Worthless Excuse for Worthlessness

18 Jun

Are you wondering what ever happened to Classic Word of the Day?

I should really stop asking those kids of questions.

So, as I was saying, I’ve let Classic Word of the Day slide since we began Madame Bovary. I’ll save you all the excuses, but this concern remains valid:  since we’re almost all reading different translations words my translator chose will likely be different than yours.

So, will you do this for me?  There I go again, asking questions.  Anyway.  If you can figure out what word I’m talking about and your translation has something different, please drop it into the comments.  Maybe we’ll learn something about our translators this way.

With no further ado, I give to you the first MB Word.


feckless – adj.  worthless, ineffective, weak

Classical Usage:  In the quick Chapter 1 fly-by of Charles boyhood and early adult life his medical school down-fall is described in this manner, “The fecklessness that was part of his nature soon led him to break all his good resolutions.  One day he skipped rounds; the next, a lecture; idleness, he found, was to his taste, and gradually he stayed away entirely.”

Classically Mad Usage:  I probably shouldn’t have started with this word after totally failing to get a vocabulary word up for over a week, I myself am feeling a little feckless.  But, it is summer, and that means I’ve had some decent sun exposure, so at least I’m not freckleless.


Posted by on June 18, 2012 in The Blog


5 responses to “Worthless Excuse for Worthlessness

  1. Adriana @ Classical Quest

    June 19, 2012 at 8:21 am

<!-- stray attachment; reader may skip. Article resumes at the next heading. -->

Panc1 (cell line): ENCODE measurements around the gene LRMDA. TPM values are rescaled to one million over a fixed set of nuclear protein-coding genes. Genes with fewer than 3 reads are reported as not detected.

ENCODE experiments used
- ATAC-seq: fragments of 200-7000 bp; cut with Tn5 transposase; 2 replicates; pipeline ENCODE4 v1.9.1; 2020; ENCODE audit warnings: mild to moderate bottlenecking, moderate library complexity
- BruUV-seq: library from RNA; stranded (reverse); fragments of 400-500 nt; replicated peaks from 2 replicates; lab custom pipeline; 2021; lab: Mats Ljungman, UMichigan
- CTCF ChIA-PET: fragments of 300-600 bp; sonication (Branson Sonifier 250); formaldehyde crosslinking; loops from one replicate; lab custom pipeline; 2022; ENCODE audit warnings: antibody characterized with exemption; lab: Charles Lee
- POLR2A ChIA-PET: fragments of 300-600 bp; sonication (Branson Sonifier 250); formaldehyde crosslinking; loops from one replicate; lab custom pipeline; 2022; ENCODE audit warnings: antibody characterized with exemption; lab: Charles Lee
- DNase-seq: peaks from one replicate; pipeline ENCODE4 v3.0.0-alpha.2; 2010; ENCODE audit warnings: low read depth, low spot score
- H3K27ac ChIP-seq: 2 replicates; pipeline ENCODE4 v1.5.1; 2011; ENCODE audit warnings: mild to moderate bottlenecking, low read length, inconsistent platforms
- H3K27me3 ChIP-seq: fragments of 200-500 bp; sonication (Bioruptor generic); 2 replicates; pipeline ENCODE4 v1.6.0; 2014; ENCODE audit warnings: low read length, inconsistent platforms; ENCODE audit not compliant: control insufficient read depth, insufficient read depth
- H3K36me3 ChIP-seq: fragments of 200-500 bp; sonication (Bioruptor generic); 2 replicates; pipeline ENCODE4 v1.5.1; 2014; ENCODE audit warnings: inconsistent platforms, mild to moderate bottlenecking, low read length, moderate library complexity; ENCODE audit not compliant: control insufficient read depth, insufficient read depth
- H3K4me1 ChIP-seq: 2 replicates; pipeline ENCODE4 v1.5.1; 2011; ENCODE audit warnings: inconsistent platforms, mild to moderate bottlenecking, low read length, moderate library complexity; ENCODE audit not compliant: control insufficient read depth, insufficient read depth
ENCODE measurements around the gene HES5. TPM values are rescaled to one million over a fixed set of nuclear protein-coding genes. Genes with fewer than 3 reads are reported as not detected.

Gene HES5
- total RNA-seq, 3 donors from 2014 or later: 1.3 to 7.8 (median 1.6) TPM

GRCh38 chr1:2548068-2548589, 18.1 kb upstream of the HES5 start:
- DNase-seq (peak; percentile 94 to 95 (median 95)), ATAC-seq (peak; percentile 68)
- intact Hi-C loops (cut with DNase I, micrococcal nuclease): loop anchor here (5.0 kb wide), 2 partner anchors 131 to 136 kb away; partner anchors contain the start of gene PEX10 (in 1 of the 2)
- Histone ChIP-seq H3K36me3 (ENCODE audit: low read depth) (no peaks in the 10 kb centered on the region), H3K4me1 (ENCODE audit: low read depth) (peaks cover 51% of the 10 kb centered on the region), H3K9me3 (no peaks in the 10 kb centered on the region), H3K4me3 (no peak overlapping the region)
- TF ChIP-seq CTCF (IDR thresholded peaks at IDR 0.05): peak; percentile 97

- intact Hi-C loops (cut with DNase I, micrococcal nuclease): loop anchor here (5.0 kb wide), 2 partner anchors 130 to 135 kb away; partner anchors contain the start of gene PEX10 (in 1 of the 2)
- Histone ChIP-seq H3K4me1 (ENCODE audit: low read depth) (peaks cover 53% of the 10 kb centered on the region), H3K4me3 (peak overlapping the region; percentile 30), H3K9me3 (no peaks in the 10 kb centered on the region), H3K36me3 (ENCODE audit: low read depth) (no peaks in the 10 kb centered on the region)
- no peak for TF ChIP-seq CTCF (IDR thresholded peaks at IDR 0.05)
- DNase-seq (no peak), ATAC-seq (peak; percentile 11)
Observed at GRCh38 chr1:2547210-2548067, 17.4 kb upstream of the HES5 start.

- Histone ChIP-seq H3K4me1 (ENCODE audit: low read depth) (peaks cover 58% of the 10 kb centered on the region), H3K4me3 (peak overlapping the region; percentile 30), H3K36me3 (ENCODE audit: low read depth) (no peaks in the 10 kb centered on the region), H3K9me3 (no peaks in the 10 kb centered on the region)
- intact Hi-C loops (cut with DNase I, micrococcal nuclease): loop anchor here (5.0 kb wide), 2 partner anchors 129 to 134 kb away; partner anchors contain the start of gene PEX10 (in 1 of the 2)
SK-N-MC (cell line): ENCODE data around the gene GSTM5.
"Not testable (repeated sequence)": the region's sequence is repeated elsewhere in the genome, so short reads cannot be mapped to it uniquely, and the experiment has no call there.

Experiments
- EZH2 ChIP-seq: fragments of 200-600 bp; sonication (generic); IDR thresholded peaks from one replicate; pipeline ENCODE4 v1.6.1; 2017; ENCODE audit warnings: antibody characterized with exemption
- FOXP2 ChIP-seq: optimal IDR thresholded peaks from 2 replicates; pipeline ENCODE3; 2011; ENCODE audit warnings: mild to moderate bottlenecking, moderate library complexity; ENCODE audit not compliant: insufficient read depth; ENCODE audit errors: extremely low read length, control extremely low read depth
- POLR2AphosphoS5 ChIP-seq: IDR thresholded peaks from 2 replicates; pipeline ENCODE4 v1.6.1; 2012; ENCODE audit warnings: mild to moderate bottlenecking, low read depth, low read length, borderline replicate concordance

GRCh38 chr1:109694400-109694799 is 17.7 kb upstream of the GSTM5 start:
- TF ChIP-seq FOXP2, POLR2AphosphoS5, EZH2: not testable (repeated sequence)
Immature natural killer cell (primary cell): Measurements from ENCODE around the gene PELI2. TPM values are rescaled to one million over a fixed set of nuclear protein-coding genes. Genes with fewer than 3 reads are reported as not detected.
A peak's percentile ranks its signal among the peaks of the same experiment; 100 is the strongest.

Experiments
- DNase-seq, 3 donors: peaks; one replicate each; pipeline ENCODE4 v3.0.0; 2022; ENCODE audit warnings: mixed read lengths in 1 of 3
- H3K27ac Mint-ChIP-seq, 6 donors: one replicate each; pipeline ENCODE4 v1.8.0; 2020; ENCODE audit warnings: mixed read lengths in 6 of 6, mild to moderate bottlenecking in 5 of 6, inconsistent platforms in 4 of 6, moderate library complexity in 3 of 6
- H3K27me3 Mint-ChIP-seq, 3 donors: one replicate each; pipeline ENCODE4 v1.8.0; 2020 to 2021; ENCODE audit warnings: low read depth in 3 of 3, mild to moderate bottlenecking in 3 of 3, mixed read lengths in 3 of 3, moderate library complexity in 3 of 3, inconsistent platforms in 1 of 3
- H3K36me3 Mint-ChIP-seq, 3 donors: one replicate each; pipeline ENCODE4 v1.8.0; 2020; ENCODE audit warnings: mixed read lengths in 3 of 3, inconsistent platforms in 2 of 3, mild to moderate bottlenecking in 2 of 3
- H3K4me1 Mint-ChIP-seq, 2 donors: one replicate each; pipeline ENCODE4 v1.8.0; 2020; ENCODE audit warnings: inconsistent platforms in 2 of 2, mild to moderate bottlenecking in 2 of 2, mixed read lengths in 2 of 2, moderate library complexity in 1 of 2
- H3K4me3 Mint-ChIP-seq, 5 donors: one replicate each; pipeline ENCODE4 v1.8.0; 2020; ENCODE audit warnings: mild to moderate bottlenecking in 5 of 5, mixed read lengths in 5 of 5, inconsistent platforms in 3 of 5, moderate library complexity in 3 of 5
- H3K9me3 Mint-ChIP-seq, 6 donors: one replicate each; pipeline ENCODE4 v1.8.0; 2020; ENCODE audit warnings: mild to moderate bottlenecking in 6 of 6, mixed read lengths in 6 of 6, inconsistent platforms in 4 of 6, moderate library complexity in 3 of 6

Davis translation: “Quite naturally, out of indifference, in time he released himself from all the resolutions he had made. Once he missed the hospital rounds, the next day his class, and, savoring this idleness, gradually he did not return.”

    • Christina Joy

      June 19, 2012 at 2:42 pm

      That’s a bit kinder to Charles, I think. Being a translator must be tricky business, you have the power to shift and change characters. This is interesting.

  2. Christine

    June 21, 2012 at 9:09 am

    Free Kindle version. Translated by Eleanor Marx-Aveling
    “Naturally, through indifference, he abandoned all the resolutions he had made. One he missed a lecture; the next day all the lectures; and, enjoying his idlenes, little by little, he gave up work altogether.”

    • Christine

      June 21, 2012 at 9:12 am

      Penguin Classics. Translated by Geoffrey Wall
      “Inevitably, nonchalantly, he managed to release himself from all the resolutions he had made. One day, he missed a visit, next day his lecture, and, savouring indolence, eventually, he never went back again.”


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